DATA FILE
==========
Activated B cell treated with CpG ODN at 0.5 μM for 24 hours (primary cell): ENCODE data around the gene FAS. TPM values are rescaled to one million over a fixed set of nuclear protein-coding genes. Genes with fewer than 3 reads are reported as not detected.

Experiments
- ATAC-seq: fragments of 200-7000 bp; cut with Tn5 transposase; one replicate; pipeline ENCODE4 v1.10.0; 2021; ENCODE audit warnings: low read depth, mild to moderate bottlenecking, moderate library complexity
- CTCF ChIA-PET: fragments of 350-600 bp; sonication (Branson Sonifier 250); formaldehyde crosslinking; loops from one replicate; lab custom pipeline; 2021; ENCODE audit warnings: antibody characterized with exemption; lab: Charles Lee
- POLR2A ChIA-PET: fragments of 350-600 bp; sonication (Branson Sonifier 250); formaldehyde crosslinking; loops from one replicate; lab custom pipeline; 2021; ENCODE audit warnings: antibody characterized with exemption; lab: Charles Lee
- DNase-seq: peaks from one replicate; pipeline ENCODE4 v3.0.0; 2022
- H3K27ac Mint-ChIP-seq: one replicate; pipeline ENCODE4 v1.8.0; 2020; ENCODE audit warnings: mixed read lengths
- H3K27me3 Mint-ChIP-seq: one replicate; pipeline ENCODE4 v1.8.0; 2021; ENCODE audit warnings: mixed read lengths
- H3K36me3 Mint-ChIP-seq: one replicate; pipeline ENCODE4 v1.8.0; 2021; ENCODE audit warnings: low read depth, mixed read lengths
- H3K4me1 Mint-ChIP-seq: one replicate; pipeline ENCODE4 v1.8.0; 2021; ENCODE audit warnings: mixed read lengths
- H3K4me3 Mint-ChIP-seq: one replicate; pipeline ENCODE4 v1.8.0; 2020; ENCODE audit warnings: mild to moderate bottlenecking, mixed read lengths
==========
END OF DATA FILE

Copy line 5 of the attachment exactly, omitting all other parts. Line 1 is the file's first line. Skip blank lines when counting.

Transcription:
- POLR2A ChIA-PET: fragments of 350-600 bp; sonication (Branson Sonifier 250); formaldehyde crosslinking; loops from one replicate; lab custom pipeline; 2021; ENCODE audit warnings: antibody characterized with exemption; lab: Charles Lee